Created by Governor Jack Markell, Stand By Me offers financial classes and education helping Delaware families with their finances.
In May, Stand By Me, the non-profit financial organization created by Governor Jack Markell, recently celebrated its 5th year of helping Delaware families with their finances.
Stand By Me Director, Mary Dupont, said the program is necessary because so many people are coping with financial difficulties.
“There’s a large segment of the country that continues to struggle to make ends meet, and they’re doing everything right. They have the same dreams and hopes that we all do for the American Dream, but it doesn’t make sense that so many people work hard, and struggle to pay the bills, and struggle to reach those aspirations in life.”
Thanks to a partnership with the State of Delaware, the United Way and various other community and non-profit organizations, Stand By Me is able to offer financial classes, free of charge to Delaware residents.
Linda Hunter Moss, a childcare provider at the West End Center in Wilmington turned to Stand By Me to help her prepare for homeownership. Moss started the process of reviewing her credit score and calculating debt on her own, but thought additional help would be useful.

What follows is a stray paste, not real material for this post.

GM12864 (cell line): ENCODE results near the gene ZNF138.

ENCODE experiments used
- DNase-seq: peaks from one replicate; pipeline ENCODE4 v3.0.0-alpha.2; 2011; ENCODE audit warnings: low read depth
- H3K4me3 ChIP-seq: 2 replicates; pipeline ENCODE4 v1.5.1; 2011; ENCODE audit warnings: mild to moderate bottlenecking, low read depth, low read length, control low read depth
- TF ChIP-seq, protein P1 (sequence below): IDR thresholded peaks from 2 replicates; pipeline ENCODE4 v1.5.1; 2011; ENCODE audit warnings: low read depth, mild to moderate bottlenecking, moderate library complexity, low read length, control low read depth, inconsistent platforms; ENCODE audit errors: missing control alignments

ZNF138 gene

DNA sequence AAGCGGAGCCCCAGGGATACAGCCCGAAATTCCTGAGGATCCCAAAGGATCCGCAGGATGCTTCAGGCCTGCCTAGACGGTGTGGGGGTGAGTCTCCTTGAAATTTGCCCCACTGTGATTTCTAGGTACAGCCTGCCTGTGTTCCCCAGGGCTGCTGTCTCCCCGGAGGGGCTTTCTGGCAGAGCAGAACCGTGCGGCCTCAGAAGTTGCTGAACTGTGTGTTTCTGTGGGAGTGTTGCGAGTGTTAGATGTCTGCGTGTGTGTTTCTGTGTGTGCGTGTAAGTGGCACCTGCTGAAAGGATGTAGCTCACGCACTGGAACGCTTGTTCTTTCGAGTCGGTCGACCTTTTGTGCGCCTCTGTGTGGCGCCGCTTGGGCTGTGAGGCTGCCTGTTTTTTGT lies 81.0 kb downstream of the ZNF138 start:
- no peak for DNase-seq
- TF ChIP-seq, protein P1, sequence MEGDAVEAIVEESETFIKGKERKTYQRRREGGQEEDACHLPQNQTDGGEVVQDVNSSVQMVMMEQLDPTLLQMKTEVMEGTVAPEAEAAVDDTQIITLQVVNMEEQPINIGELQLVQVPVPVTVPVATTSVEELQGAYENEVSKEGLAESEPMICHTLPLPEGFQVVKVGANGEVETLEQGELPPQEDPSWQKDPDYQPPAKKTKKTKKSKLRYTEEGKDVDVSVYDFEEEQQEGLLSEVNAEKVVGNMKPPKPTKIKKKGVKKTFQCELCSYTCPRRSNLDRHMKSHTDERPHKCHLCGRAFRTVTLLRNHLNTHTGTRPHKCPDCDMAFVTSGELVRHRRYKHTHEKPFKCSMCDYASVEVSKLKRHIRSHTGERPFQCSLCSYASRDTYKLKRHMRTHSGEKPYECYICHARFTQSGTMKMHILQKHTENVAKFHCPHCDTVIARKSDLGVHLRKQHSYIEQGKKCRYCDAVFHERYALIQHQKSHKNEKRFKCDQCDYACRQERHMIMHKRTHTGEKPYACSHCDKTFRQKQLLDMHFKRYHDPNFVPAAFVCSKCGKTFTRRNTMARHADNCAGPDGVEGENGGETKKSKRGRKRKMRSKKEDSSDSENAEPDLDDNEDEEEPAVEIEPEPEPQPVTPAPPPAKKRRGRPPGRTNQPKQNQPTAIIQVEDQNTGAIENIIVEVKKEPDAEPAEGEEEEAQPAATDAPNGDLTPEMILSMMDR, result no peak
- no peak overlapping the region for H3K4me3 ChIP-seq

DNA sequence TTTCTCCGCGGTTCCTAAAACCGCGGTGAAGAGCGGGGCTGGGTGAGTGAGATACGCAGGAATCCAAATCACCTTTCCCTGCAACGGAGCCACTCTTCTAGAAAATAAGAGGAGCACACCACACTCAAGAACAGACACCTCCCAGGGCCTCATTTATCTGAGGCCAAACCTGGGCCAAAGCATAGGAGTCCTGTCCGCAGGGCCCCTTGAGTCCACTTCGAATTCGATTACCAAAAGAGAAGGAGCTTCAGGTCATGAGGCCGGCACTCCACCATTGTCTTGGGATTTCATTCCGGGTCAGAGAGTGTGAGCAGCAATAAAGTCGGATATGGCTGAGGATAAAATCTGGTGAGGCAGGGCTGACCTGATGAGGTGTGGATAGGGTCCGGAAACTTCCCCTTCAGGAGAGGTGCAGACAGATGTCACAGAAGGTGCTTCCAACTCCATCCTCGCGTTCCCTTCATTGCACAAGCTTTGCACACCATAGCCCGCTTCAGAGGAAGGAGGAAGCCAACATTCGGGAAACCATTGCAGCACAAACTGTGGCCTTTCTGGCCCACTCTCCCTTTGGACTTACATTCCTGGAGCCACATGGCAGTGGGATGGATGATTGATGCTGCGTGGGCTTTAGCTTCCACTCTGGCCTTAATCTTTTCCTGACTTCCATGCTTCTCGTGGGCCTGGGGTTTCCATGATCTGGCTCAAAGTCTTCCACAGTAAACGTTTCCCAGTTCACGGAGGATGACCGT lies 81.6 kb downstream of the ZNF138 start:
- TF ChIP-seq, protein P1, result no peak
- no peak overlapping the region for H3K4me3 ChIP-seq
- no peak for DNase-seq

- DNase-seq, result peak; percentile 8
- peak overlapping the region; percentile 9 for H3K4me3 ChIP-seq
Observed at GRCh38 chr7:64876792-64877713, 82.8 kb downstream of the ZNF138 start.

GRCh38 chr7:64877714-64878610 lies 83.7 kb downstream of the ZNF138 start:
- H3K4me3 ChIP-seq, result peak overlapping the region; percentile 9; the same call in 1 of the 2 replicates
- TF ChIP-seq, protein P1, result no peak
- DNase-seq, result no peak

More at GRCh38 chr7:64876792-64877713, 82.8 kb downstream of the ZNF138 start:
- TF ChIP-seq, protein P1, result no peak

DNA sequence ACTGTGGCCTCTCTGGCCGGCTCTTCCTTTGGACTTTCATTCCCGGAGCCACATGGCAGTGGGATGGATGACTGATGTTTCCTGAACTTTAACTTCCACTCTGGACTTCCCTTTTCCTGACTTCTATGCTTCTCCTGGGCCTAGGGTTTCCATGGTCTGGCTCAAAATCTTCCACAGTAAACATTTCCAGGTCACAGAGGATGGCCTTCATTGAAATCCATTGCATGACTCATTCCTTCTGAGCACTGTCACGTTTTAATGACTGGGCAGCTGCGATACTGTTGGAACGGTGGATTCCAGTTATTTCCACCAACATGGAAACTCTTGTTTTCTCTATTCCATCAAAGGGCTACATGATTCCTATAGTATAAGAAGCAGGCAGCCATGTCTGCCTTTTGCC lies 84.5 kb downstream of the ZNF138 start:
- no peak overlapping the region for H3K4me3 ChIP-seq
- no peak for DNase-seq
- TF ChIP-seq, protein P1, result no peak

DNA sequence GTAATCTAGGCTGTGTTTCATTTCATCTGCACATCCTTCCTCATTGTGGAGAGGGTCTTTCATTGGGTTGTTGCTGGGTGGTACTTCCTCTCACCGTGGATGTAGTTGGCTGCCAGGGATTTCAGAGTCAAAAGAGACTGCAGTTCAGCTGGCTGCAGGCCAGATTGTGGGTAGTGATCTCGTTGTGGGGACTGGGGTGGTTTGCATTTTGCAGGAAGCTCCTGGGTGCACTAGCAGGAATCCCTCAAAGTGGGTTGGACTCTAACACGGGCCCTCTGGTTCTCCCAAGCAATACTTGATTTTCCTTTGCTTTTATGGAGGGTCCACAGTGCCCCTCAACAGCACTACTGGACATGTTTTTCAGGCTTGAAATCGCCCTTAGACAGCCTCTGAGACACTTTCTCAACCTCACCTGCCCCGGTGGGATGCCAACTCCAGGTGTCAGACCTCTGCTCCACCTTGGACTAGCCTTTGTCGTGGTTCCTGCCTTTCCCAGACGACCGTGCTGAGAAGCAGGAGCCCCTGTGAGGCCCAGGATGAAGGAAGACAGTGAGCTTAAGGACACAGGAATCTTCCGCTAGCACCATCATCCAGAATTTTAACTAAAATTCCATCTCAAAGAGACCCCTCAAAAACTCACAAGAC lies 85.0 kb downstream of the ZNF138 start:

“When I started [with] Stand By Me, I met my counselor, and she gave me more tips on how to pay things off, how to contact creditors, pay [bills] in full, or make an offer to pay it off without it negatively affecting me,” Moss said. The counseling also boosted her confidence and made her feel that she wasn’t alone.
Moss’ counselor, Sharikka Frisby, travels across Delaware to meet with clients. She has more than 200 customers she works with. The sessions can run anywhere from 30 minutes to an hour and clients can work with coaches for as long as needed to remedy their financial dilemma.
Frisby said there is no one reason why customers reach out to Stand By Me for help. Regardless of what brings a person in for financial coaching, she said the most important thing is listening and helping them understand that they can overcome this hardship, but it’s going to take perseverance and patience.
Moss’ persistency paid off this summer when she became a first-time homebuyer. The counseling sessions also helped her rein in some poor spending habits that will undoubtedly prove useful in her financial future.
Moss is glad she overcame her apprehension to reach out for help and encourages others to not be ashamed, “If you don’t ask for help, you’ll never have it. There are people out there who can put you in the right place to get you what you want to have.”